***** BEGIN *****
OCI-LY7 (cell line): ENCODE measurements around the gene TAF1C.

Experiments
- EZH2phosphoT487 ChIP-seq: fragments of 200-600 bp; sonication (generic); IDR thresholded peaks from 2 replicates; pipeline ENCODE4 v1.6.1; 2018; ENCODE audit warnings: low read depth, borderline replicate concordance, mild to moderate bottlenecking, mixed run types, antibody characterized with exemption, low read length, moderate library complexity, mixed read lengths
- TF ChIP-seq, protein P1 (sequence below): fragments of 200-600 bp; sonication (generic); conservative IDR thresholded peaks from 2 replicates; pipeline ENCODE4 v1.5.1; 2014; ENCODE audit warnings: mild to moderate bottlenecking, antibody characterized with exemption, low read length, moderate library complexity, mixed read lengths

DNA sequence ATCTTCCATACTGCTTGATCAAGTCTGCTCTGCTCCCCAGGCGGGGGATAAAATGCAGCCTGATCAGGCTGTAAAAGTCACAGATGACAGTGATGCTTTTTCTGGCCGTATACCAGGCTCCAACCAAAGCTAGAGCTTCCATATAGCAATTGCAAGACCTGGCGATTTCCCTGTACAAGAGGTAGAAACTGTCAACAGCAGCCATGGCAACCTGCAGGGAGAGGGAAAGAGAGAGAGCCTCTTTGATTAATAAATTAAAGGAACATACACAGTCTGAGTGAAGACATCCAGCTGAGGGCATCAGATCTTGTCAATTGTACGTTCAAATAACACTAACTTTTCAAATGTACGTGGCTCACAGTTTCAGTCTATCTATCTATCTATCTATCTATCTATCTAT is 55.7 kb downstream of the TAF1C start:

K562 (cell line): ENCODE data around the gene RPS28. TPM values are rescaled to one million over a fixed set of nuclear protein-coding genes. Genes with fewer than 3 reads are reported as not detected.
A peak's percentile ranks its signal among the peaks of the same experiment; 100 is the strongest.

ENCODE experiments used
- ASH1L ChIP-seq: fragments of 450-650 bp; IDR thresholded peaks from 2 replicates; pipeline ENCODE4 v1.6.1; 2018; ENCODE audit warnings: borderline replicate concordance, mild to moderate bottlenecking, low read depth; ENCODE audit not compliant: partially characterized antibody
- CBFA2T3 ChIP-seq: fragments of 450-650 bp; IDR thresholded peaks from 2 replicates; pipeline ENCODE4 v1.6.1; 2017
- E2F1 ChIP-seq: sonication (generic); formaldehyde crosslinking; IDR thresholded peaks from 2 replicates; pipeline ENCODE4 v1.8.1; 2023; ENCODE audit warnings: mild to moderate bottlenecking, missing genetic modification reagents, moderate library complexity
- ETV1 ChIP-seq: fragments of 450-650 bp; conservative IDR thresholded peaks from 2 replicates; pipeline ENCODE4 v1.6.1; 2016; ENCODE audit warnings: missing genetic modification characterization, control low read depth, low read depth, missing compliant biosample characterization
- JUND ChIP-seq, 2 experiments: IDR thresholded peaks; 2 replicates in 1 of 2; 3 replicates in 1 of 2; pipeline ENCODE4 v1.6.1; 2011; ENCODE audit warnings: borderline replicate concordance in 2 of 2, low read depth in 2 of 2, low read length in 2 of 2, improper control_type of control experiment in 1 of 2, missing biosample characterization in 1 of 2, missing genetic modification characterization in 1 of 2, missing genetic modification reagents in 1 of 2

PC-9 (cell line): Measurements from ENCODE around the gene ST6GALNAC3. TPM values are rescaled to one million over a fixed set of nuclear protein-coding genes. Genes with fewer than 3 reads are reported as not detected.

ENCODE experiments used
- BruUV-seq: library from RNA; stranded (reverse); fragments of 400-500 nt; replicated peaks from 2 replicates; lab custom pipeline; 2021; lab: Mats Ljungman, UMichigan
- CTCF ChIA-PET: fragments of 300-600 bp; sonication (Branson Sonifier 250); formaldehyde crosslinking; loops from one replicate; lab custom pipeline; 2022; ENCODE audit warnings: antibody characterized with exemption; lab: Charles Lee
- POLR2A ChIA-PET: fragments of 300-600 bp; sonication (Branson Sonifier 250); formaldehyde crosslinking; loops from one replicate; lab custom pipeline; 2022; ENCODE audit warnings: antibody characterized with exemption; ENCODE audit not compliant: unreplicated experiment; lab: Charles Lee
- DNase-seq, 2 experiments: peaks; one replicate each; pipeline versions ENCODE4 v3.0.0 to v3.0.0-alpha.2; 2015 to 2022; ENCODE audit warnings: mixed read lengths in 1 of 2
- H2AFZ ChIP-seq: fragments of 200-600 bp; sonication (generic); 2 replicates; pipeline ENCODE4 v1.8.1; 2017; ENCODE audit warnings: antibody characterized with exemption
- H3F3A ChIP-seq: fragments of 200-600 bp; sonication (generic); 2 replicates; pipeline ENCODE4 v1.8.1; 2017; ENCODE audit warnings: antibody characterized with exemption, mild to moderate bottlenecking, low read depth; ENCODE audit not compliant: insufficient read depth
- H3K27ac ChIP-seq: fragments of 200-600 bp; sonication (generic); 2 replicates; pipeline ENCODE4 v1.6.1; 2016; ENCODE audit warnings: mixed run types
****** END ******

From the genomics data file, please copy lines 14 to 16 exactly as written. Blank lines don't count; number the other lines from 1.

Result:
PC-9 (cell line): Measurements from ENCODE around the gene ST6GALNAC3. TPM values are rescaled to one million over a fixed set of nuclear protein-coding genes. Genes with fewer than 3 reads are reported as not detected.

ENCODE experiments used
- BruUV-seq: library from RNA; stranded (reverse); fragments of 400-500 nt; replicated peaks from 2 replicates; lab custom pipeline; 2021; lab: Mats Ljungman, UMichigan